“There are places I remember all my life,
Though some have changed
Some forever, not for better
Some have gone and some remain.
All these places have their moments
Of lovers and friends I still can recall
Some are dead and some are living
In my life I loved them all.”
– Places I Remember by The Beatles
I was born and raised mostly in Miami, Florida. When I was very young, my family spent a few years in Brevard, North Carolina, where my father was born. We also lived in Kentucky for a short time afterward while my father was stationed there in the Army. Growing up in Miami, we spent almost every summer visiting North Carolina. My paternal grandfather ran an annual family reunion and we looked forward to attending every year.
As I got older, I began to feel drawn to the beautiful mountains of western North Carolina. Whenever I would feel overwhelmed with traffic, with clashing cultures, etc, I would day dream of moving to North Carolina and living a simpler life. I moved to North Carolina the day after my 18th birthday. My grandparents spent every summer in North Carolina, and that year I would join them and live and work with them. I planned on enrolling in the Brevard College to begin a degree in the fine arts in the fall.
I lasted about a month. I frantically called a boyfriend in Miami and had him drive up to pick me up. I just couldn’t do it – I found I wasn’t really cut out for the small town country life. There was nothing to do with people my own age. There was nowhere to go to have fun. My days were spent building a house with my grandparents or driving around old country roads admiring the scenery or looking for yard sales. Nights were spent watching the news, talking about family members, visiting my grandmother’s side of the family that remained in the town.
I loved it and hated it all at the same time. I longed for people my own age. The town was so small, I was an outsider. Without having grown up there, there was no way for me to make friends, to enter their social atmosphere, to belong. I loved being with my grandparents, with their friends, with the Pridmore side of the family. But I didn’t fit in. Once it stopped feeling like a vacation, I was miserable. So I went home.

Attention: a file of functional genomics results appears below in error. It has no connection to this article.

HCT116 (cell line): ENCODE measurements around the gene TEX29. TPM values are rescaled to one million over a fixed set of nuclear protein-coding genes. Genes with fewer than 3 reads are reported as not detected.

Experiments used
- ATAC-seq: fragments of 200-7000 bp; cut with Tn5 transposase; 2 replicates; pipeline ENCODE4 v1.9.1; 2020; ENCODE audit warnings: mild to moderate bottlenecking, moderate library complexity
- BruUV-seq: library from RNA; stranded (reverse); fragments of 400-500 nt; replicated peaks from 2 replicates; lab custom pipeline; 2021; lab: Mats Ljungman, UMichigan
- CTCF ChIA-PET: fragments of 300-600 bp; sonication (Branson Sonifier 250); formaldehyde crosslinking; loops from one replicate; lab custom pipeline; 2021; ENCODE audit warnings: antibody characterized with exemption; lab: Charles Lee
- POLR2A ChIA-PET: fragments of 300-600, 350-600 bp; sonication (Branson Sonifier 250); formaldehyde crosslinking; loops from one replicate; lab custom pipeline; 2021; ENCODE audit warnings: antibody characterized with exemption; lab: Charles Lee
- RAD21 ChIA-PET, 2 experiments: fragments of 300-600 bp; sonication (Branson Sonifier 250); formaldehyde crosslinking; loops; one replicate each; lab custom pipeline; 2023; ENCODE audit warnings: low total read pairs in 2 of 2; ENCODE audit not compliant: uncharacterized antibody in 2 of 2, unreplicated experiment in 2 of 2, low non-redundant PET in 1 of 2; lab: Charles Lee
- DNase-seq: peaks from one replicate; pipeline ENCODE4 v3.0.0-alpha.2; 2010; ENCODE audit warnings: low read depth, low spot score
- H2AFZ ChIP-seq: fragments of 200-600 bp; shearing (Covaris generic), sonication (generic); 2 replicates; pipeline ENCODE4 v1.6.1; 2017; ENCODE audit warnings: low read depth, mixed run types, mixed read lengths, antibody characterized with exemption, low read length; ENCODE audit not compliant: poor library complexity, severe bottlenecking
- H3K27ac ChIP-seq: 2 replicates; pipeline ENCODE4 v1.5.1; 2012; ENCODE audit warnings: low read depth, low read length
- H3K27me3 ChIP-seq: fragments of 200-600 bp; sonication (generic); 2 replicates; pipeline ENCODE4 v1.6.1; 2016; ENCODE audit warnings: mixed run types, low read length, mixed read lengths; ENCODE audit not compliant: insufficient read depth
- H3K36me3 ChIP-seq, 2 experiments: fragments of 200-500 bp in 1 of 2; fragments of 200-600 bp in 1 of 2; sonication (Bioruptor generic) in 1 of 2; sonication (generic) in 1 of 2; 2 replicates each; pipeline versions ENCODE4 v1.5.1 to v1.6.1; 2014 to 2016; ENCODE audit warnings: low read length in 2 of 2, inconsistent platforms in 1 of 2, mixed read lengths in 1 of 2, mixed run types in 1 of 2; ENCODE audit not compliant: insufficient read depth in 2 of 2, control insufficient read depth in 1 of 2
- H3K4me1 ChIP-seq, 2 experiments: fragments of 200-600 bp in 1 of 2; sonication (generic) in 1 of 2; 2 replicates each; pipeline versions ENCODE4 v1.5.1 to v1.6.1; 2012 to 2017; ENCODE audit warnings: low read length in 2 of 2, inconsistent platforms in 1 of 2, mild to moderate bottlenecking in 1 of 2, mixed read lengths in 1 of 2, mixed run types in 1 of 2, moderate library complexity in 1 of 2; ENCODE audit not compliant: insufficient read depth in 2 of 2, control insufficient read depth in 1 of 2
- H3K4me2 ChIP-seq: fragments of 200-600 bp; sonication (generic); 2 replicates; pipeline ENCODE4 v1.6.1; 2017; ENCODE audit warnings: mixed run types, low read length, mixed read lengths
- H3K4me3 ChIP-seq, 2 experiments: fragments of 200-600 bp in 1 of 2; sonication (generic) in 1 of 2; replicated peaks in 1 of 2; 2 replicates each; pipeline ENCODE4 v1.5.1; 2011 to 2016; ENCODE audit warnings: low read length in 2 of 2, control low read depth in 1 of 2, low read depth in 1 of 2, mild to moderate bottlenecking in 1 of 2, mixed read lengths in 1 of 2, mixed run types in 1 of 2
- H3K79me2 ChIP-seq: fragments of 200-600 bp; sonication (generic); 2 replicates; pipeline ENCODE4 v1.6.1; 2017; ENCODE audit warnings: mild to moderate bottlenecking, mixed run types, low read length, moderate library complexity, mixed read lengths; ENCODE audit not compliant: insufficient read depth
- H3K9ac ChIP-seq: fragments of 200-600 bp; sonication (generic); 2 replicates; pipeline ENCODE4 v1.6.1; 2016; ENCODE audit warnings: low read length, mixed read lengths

Throughout the years, two of my three sisters have also attempted the transition from big city life to small town life. While they both enjoyed their time there, it just didn’t quite work out for either of them.
I just returned home from a week long visit during the annual family reunion. I didn’t want to come home. While driving home, I began to think about what it would take for me to move to North Carolina again and live their successfully. My husband has grown to love it there as much as I have and would jump at the chance to move up there. That’s not the problem. The problem is, I am not quite sure why I feel compelled to live there, and I don’t want to make the move and leave the life I have worked so hard to build here in Florida until I am sure it is the right decision for us.
I love my NC family. They are larger than life. They hug you so hard when they see you that you are afraid your ribs will crack. They stop by all the time to sit on the porch for hours, drinking coffee, smoking cigarettes and chatting. They always have a smile on their face. I used to think I wanted to live there simply because I loved that side of the family so much. As I have grown older, I realize that if I left Miami to live near that side of the family, I would miss my Miami so much that I would probably want to move back home to be nearer to them. Its a lose-lose situation.
I love the mountains. I love the smell of dogwood blooming in the spring and throughout the summer. I love the thick blanket of fog that hangs over the Blue Ridge Mountains until 10 am. I love sitting on the back porch for hours, watching the white squirrels – which I believe are only found in Brevard – scampering about on the mountain behind our house. I love the fact that no matter where you go, when you make eye contact, people smile.
What don’t I love? The fact that there is no work in Western North Carolina. My husband has a serious career as a Systems Administrator for the Military. What kind of job would he be able to secure if we moved? There are no military bases in the Smoky Mountains. Best case scenario, he might be able to commute to Asheville, about an hour away, and land a job in an office making half of what he is making now.
In most of Western North Carolina, there’s a church on every corner. Living in Miami, the fact that I am not religious doesn’t matter. If I were to live right smack in the middle of the Bible Belt, my lack of religious fervor would surely make me an outsider. I know those small towns. I realize that the church is the center of all social activity. How would I meet people outside the family? What would the neighbors think when I threw an all night party and people staggered out of my house at 4 am? Because in Miami, no one bats an eyelash and some of the neighbors even join us.
What if I ended up living in a dry county? I’m no alcoholic, but a girl needs her Mai Tais on a Saturday night. What if I suddenly got the urge to go dancing at 11 pm? Would I even want to drive to Asheville to hit a club that closes at 2 am?
The more I think about it, the more I realize I am just not ready. So I will continue to drive 12 hours to visit every chance I can…until one day, I just decide not to drive home.